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Class 1 integron and Imipenem Resistance in Clinical Isolates of Pseudomonas aeruginosa: Prevalence and Antibiotic Susceptibility

Author(s): S Yousefi | MR Nahaei | S Farajnia | M Ghojazadeh | MT Akhi | Y Sharifi | M Milani | R Ghotaslou

Journal: Iranian Journal of Microbiology
ISSN 2008-3289

Volume: 2;
Issue: 3;
Start page: 113;
Date: 2010;
Original page

Keywords: Carbapenem | drug resistance | Pseudomonas aeruginosa | class 1 integron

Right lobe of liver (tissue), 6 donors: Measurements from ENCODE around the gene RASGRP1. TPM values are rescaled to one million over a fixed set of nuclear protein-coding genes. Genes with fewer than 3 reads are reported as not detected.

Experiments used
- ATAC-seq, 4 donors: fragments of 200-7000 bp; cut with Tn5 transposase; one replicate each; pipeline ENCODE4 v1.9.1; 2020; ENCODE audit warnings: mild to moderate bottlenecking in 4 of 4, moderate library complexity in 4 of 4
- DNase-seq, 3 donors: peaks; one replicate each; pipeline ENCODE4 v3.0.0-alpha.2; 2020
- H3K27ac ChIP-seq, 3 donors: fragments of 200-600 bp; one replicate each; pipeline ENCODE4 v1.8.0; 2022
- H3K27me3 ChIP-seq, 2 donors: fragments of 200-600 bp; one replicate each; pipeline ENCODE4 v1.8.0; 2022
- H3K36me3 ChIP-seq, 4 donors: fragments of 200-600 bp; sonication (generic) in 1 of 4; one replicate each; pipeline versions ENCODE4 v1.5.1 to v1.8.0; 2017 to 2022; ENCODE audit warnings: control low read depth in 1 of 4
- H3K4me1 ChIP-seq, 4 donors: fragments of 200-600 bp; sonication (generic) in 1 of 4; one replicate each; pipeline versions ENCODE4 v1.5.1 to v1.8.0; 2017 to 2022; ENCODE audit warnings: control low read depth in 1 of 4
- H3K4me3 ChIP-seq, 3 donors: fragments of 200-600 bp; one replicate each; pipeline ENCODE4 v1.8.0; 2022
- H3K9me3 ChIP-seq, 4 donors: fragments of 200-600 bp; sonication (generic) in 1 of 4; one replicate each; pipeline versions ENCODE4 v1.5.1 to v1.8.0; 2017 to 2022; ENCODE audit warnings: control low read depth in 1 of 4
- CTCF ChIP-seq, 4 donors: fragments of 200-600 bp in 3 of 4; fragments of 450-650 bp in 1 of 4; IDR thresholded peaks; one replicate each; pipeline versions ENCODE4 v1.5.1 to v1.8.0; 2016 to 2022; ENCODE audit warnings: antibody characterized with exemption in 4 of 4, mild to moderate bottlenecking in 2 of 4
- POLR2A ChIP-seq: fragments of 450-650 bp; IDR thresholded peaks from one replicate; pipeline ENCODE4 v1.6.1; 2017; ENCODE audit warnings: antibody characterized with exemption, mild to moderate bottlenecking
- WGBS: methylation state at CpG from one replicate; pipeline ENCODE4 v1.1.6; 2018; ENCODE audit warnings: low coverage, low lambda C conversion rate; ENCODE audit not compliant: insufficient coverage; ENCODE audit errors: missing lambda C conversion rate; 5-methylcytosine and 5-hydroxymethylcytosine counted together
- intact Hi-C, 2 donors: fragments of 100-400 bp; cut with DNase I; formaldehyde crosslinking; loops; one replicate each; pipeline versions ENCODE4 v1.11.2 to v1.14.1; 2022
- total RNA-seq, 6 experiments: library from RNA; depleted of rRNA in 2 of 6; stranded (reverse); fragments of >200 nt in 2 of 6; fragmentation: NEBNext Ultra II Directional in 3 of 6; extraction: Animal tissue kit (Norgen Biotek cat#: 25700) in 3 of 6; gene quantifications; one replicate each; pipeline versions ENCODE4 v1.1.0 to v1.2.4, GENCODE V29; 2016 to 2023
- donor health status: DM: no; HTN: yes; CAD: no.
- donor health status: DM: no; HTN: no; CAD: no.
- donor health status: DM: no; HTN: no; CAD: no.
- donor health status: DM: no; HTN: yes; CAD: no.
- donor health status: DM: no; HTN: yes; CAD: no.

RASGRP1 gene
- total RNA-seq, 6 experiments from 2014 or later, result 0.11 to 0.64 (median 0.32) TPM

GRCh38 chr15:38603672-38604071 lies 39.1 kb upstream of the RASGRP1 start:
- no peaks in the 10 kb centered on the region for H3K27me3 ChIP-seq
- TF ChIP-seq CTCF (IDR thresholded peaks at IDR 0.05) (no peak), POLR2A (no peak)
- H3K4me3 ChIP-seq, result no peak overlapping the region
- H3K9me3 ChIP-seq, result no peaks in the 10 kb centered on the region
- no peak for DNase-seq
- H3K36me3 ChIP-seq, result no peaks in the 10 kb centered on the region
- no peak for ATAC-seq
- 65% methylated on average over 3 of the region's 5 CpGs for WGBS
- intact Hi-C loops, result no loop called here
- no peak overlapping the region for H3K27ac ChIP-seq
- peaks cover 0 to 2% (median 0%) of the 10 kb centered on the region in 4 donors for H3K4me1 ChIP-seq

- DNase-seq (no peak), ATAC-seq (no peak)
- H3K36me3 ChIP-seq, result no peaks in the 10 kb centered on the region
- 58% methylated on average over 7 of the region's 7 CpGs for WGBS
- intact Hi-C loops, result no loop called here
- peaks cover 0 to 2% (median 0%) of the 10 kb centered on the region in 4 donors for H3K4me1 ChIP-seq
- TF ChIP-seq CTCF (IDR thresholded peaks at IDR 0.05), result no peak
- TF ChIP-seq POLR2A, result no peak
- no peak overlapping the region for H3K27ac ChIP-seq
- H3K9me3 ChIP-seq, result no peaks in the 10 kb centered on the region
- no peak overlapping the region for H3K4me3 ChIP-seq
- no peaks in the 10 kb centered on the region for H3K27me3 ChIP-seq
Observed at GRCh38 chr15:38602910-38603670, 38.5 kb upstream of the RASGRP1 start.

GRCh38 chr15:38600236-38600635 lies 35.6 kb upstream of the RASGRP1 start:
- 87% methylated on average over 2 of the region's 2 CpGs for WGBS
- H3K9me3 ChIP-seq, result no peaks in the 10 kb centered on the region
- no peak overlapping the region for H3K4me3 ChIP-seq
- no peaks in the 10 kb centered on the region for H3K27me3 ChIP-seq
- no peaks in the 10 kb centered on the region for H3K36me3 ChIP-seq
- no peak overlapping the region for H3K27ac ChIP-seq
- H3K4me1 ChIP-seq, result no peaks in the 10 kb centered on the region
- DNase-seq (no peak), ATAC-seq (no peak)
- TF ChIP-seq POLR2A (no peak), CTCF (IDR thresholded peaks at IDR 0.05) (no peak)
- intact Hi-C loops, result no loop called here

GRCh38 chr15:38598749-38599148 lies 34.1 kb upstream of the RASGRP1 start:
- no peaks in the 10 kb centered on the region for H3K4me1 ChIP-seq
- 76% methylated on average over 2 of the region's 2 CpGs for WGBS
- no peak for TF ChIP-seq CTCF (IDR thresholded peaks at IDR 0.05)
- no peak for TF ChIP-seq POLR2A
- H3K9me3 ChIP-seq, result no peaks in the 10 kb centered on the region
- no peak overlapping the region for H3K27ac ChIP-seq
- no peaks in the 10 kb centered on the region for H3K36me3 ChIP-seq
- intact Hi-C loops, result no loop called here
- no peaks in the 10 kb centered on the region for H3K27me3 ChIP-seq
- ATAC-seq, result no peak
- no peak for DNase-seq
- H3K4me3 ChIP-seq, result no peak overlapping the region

Background and Objectives: Pseudomonas aeruginosa is one of the most important causative agents of nosocomial infections especially in ICU and burn units. P. aeruginosa infections are normally difficult to eradicate due to acquired resistance to many antibiotics. Recent appearance of carbapenem resistant P. aeruginosa isolates is considered a major healthcare problem. The present study was conducted to detect class 1 integron and antibiotic susceptibility profiles of imipenem-sensitive and resistant clinical isolates of P. aeruginosa."nMaterials and Methods: Antibiotic susceptibility profiles and minimum inhibitory concentration against imipenem was studied in 160 clinical isolates of P. aeruginosa by disk agar diffusion method and Etest, respectively. Detection of class 1 integron was performed by the PCR method. Demographic and microbiological data were compared between imipenem susceptible and non-susceptible isolates by the SPSS software."nResults: PCR results showed that 90 (56.3%) of P. aeruginosa isolates carried class 1 integron. Antibiotic susceptibility results revealed that 93 (58.1%) were susceptible and 67 (41.9%) were non-susceptible to imipenem. Comparison of antibiotic susceptibility patterns showed high level of drug resistance among imipenem non-susceptible isolates. We found that MDR phenotype, presence of class 1 integron and hospitalization in ICU and burn units were significantly associated with imipenem non-susceptible isolates."nConclusion: The high frequency of imipenem resistance was seen among our P. aeruginosa isolates. Since carbapenems are considered as the last drugs used for treatment of P. aeruginosa infections, it is crucial to screen imipenem non-susceptible isolates in infection control and optimal therapy.
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